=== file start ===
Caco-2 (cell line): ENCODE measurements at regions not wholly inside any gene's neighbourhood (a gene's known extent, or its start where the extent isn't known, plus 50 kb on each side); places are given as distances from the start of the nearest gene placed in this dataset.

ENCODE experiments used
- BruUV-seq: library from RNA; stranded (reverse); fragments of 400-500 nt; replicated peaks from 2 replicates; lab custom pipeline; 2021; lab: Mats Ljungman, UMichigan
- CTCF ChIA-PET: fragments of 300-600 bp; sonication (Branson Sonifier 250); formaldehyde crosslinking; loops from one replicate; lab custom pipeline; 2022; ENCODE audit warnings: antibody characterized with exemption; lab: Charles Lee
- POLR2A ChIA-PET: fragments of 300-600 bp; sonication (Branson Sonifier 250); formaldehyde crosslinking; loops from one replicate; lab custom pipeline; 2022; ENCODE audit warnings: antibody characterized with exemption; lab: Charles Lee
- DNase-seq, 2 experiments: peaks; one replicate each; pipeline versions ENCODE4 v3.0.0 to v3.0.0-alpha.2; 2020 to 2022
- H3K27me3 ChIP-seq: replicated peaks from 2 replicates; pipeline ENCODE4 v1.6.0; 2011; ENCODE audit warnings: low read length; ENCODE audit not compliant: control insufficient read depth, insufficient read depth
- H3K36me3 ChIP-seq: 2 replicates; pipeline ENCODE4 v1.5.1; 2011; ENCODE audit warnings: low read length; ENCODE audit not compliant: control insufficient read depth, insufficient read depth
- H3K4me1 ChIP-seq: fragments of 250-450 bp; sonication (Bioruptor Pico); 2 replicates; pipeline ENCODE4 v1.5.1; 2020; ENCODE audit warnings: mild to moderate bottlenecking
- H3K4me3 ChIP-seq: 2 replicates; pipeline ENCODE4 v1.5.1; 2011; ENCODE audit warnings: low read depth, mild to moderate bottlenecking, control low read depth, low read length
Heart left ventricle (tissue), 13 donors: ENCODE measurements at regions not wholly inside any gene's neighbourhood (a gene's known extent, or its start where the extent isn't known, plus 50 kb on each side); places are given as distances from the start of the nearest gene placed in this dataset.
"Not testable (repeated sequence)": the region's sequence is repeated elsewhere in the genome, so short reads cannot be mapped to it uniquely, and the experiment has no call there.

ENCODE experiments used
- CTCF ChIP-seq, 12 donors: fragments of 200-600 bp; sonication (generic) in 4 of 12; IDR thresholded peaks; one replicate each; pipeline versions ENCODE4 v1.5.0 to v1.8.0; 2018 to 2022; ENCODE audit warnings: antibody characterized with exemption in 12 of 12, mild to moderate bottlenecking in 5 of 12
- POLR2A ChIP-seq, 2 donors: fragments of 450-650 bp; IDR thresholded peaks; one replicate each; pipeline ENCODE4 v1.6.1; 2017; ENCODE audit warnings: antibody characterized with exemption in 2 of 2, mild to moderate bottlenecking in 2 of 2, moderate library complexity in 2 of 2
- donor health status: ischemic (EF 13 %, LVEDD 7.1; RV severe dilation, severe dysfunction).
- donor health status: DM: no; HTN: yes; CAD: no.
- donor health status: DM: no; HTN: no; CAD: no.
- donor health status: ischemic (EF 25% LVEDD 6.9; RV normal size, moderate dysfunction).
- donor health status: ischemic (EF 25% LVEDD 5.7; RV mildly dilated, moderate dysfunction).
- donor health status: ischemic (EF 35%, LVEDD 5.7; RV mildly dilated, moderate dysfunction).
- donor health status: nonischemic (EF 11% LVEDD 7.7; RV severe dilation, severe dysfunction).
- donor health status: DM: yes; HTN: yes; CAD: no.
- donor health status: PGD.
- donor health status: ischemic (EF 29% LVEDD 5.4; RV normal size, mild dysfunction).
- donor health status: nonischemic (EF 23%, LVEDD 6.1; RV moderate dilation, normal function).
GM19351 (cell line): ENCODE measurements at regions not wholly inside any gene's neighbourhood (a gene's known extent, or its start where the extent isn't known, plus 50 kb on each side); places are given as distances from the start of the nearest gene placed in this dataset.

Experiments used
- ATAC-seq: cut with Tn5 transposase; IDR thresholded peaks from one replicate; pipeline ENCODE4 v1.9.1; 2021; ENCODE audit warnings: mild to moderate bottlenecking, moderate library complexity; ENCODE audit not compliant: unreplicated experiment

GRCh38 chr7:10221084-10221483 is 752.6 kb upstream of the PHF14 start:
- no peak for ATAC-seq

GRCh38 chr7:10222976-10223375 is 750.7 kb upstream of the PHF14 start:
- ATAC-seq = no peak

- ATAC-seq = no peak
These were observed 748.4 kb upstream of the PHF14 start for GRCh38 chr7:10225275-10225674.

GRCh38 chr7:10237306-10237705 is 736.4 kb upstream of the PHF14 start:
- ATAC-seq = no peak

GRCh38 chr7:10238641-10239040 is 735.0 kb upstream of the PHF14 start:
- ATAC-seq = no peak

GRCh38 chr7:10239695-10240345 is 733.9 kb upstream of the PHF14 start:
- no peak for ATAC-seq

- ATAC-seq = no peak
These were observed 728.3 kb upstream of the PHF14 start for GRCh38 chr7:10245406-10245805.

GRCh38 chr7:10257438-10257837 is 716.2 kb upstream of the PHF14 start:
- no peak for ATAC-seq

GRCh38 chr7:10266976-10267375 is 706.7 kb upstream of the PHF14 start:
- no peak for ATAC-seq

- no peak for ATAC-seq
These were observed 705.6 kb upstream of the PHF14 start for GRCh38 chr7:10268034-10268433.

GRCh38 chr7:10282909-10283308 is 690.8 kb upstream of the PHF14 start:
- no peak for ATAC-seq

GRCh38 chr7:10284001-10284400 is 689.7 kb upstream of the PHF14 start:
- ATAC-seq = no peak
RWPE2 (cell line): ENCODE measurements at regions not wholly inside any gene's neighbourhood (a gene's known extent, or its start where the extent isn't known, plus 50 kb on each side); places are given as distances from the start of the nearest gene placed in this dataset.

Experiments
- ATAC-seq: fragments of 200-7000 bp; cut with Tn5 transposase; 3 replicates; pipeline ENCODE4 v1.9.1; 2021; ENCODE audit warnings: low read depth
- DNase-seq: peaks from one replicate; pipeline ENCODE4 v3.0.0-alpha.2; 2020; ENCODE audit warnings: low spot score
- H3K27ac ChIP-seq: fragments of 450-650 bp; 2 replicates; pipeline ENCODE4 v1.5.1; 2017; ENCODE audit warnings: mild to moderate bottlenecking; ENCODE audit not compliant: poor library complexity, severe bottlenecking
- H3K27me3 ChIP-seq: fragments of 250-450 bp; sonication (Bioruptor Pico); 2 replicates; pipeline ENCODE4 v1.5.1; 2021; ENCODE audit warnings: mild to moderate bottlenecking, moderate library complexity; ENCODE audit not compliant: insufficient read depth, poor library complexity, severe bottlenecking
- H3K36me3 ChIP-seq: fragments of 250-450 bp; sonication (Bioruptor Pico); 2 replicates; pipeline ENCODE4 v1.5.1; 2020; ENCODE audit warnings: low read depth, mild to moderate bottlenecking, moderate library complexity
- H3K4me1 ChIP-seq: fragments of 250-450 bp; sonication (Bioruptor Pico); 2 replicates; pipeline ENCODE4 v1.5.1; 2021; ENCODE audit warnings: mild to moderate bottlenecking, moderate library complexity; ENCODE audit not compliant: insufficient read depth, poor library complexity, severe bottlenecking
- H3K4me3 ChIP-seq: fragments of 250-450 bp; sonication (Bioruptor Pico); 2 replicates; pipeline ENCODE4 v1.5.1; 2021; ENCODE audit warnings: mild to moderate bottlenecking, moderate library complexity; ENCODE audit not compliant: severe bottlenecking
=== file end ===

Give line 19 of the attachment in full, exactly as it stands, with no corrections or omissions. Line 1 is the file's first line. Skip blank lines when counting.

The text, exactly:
- donor health status: ischemic (EF 25% LVEDD 6.9; RV normal size, moderate dysfunction).